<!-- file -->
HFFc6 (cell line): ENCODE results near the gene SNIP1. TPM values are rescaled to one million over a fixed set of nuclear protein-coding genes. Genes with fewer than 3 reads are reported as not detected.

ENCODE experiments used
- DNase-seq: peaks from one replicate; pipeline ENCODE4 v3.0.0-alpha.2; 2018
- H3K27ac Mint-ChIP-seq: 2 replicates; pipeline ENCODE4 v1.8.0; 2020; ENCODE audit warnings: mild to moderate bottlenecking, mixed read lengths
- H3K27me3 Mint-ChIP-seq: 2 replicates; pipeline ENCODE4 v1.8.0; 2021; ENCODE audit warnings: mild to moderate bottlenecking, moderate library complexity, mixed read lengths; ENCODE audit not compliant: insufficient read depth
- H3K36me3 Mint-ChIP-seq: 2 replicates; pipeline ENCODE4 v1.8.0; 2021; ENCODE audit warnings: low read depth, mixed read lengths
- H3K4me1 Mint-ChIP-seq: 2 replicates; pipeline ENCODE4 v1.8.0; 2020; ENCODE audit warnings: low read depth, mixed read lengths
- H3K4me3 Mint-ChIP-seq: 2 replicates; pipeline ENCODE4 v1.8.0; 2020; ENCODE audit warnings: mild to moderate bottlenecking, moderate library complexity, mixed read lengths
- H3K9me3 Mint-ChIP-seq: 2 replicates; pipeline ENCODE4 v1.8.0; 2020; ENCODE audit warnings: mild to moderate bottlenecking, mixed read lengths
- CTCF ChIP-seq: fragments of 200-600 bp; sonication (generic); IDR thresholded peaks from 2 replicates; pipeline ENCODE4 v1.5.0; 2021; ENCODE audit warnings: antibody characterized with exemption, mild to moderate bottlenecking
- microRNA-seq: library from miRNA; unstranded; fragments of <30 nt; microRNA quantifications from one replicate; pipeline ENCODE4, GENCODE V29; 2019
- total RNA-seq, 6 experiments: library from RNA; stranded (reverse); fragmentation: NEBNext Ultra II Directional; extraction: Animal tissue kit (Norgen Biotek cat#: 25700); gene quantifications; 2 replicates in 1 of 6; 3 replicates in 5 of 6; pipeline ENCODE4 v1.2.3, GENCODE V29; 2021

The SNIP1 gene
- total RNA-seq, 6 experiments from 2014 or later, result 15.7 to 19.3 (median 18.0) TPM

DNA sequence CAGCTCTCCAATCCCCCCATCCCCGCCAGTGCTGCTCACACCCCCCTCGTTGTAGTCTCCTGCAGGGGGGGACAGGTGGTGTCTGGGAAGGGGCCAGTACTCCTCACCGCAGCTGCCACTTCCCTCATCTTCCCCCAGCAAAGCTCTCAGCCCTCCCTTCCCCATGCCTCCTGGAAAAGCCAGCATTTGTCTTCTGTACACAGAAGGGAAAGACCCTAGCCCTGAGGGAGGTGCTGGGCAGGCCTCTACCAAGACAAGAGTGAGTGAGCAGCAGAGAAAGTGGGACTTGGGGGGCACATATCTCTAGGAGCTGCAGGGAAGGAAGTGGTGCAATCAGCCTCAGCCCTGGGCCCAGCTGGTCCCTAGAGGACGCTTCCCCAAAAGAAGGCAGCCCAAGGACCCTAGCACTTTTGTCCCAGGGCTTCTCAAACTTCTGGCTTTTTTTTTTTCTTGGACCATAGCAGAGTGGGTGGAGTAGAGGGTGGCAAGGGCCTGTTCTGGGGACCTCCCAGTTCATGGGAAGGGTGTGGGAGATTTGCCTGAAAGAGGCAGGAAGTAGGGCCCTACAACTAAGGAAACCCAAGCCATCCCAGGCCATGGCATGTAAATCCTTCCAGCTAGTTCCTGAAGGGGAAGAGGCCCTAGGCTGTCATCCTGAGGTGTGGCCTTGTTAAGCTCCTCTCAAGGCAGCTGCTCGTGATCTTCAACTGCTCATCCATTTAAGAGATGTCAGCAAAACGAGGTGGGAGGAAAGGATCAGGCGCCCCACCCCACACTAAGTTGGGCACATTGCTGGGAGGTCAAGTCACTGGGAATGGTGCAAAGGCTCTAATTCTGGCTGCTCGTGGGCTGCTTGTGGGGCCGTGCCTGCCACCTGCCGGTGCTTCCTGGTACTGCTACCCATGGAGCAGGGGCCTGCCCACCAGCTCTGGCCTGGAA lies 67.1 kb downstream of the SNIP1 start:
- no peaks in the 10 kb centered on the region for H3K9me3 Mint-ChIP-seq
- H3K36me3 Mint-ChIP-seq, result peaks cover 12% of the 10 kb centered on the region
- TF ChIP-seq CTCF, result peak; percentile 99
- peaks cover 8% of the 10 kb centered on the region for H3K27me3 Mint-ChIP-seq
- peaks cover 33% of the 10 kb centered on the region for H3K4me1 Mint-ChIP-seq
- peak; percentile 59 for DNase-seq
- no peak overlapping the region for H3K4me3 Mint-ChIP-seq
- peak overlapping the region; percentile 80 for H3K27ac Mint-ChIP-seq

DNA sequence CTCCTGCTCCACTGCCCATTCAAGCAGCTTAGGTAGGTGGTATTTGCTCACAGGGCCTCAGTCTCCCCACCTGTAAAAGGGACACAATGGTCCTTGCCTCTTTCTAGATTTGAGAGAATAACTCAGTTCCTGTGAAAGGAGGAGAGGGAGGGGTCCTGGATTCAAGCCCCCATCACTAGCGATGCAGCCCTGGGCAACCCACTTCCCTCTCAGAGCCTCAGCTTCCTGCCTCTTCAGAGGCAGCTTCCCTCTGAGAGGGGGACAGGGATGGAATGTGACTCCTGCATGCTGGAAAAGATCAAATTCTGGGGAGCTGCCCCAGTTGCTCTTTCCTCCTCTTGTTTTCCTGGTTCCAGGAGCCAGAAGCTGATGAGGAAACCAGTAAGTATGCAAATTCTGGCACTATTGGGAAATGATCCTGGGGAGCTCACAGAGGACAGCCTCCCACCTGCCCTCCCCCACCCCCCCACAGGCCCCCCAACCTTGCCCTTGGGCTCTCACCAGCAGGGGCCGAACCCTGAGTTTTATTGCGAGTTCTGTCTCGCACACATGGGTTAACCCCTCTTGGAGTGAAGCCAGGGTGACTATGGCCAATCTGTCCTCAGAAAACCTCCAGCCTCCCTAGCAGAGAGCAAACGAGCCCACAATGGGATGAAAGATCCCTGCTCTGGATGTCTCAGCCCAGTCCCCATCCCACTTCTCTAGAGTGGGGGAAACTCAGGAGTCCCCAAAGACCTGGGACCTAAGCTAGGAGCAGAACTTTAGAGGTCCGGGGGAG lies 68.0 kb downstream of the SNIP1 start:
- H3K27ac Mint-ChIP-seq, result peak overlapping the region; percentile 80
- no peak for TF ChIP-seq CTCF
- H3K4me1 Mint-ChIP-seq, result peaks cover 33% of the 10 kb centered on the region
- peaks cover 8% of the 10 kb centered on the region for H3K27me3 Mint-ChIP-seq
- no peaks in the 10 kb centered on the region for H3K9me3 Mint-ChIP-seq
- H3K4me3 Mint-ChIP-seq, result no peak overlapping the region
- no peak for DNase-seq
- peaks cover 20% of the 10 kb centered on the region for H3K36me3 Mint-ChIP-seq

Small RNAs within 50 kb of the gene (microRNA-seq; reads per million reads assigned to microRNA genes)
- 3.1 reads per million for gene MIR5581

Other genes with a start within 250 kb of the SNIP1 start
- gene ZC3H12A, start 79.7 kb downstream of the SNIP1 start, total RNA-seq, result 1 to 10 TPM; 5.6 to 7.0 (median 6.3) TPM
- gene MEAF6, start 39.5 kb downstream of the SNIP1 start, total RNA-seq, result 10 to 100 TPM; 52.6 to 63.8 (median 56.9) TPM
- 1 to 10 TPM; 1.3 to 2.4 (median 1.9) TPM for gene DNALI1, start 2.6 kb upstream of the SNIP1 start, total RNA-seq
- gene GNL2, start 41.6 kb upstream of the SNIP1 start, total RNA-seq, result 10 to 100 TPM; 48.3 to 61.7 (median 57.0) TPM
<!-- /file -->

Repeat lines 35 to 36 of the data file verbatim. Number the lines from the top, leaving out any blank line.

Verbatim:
Other genes with a start within 250 kb of the SNIP1 start
- gene ZC3H12A, start 79.7 kb downstream of the SNIP1 start, total RNA-seq, result 1 to 10 TPM; 5.6 to 7.0 (median 6.3) TPM